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Created by Gary Lavery on April 6th, 2017
ONE of the most profound experiences throughout my NLP personal development journey was during my NLP Master Practitioner training course in Manchester, almost 5 years ago.
As part of our NLP Modelling exercise, we all had to model the behaviour and expertise of our then NLP trainer Bruce Farrow, who showed us how to perform a Board Break elegantly by just using your hand.
The process of doing this involved watching Bruce first of all perform the actual skill. We then asked him specific questions to uncover his values and beliefs, strategies he used from start to finish, and his physiology like breathing and posture. Once we had all the above information, we then had the challenge of installing everything we knew inside of our own neurology to successfully complete the task in hand.
But what actually did happen next ...
Created by Gary Lavery on March 29th, 2017
HAVE YOU EVER stopped to think about this question ...
"Why DON'T you do some of the things you know you SHOULD do?"
Everything we do, we do for a reason. We may not even be aware of the reason consciously, however there is undoubtedly a single driving focus behind all human behaviour. You probably didn't know about this until now, but there is a driving force controlling you even as you read this text, and this force will be with you for the rest of your days. Everything you and I do, we do out of our need to avoid PAIN, or our desire to gain PLEASURE.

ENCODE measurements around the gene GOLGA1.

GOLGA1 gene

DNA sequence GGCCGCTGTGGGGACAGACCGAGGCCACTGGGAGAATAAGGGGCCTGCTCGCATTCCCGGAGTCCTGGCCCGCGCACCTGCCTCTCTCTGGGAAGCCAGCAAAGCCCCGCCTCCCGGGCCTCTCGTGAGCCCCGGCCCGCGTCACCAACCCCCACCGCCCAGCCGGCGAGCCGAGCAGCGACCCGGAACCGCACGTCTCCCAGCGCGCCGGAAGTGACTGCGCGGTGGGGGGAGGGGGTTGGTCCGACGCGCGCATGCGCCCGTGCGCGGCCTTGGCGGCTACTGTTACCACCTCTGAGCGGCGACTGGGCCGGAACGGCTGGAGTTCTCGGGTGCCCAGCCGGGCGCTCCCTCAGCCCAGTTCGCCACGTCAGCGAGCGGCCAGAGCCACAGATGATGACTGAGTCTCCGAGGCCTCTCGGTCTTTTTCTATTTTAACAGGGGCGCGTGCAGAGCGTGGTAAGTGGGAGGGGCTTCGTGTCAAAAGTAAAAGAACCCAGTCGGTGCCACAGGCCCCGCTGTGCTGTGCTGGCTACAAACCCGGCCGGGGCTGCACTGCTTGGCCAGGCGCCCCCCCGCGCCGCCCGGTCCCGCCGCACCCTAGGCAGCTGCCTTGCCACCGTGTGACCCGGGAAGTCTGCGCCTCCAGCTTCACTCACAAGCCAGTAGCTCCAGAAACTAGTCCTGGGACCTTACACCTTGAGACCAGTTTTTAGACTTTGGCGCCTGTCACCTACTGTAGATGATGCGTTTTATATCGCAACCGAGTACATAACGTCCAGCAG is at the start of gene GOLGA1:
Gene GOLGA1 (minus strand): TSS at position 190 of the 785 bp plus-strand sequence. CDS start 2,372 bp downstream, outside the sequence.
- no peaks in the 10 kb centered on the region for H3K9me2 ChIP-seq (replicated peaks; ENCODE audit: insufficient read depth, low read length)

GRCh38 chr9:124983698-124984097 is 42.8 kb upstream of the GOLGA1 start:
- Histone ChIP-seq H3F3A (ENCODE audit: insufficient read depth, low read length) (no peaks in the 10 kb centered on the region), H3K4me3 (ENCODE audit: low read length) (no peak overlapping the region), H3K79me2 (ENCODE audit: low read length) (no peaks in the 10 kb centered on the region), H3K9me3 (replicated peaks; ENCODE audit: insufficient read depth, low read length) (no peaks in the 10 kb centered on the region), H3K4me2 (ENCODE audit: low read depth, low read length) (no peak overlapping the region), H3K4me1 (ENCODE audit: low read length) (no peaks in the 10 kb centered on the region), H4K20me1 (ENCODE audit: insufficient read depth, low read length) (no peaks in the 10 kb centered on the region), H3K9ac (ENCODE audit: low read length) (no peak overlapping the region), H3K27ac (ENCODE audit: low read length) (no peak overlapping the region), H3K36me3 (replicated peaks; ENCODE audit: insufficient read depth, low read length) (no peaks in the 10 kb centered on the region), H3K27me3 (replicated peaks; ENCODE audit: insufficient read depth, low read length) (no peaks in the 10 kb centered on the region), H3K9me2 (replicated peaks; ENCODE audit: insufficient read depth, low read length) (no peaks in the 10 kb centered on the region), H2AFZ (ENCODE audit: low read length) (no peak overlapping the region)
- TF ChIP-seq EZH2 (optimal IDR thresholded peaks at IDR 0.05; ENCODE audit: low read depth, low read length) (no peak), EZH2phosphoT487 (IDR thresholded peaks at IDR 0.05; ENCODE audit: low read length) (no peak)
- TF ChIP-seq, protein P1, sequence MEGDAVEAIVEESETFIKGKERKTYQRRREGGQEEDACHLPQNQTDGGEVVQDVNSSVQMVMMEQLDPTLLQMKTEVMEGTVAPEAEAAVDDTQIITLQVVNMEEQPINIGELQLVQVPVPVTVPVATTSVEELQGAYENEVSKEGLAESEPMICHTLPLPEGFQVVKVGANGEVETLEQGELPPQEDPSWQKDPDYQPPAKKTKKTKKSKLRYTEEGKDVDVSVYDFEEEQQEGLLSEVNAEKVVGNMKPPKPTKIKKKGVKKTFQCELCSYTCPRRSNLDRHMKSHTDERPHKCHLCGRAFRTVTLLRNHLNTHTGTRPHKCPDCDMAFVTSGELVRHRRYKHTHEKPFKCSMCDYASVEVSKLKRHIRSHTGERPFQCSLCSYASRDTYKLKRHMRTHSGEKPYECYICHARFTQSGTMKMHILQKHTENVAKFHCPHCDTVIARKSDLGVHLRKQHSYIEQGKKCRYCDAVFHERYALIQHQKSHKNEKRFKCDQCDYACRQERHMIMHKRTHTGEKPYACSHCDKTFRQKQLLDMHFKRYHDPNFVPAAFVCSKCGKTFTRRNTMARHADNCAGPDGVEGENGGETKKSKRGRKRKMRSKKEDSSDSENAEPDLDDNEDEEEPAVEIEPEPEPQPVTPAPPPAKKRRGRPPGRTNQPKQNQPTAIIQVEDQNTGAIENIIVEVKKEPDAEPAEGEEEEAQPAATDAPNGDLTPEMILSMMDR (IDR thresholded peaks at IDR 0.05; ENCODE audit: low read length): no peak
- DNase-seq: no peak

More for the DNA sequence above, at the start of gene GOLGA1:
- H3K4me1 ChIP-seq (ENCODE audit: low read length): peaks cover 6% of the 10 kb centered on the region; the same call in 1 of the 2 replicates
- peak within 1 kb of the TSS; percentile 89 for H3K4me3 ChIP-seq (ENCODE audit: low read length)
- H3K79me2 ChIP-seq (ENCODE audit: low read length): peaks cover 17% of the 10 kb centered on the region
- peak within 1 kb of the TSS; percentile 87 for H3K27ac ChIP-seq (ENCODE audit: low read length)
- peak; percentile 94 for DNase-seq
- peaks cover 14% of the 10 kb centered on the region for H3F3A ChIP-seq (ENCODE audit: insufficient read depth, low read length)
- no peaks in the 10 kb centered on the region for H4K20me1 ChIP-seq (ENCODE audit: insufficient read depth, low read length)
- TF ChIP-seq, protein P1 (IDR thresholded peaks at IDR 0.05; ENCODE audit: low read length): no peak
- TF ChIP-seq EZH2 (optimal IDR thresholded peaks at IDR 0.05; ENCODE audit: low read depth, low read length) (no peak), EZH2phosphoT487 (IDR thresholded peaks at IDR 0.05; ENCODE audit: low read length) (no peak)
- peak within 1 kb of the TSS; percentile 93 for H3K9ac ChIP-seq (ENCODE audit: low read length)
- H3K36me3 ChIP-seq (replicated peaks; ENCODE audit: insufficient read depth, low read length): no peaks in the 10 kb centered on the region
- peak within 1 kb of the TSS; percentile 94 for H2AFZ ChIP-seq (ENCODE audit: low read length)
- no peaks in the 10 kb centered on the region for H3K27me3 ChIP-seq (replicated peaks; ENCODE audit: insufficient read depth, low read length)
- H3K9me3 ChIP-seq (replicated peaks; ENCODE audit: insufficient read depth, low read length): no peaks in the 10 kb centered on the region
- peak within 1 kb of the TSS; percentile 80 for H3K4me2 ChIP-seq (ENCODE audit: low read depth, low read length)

Frequently, during conversations I hear people talk about changes they really want to make within important areas of their life, like business, career, health, personal growth, etc. They may feel frustrated, or overwhelmed, or even aggressive within themselves, because they know they NEED to take action, but really cannot move out of a particular gear called procrastination.
Created by Gary Lavery on March 22nd, 2017
WORDS are very powerful. Think about it for a moment, for example, words can start world wars and street fights, but they can also build loving relationships and inner self confidence.
You cannot not use words in your life. Even if you are not actually speaking to another person, your inner voice is probably talking to you.
Recently, I came across a piece of work by Geoffrey Miller, who is an American psychologist. Miller said "We have a possible vocabulary of 60,000 words. However, we tend to draw on just 4,000 of those words in our life. Even worse, in work terms where we work with familiarity and process, this can go as low as drawing on the same 100 words, most of which are in negative or below the line". He also said that "when we meet someone, we will say more to them in the first 6 months than we will in the next 6 years."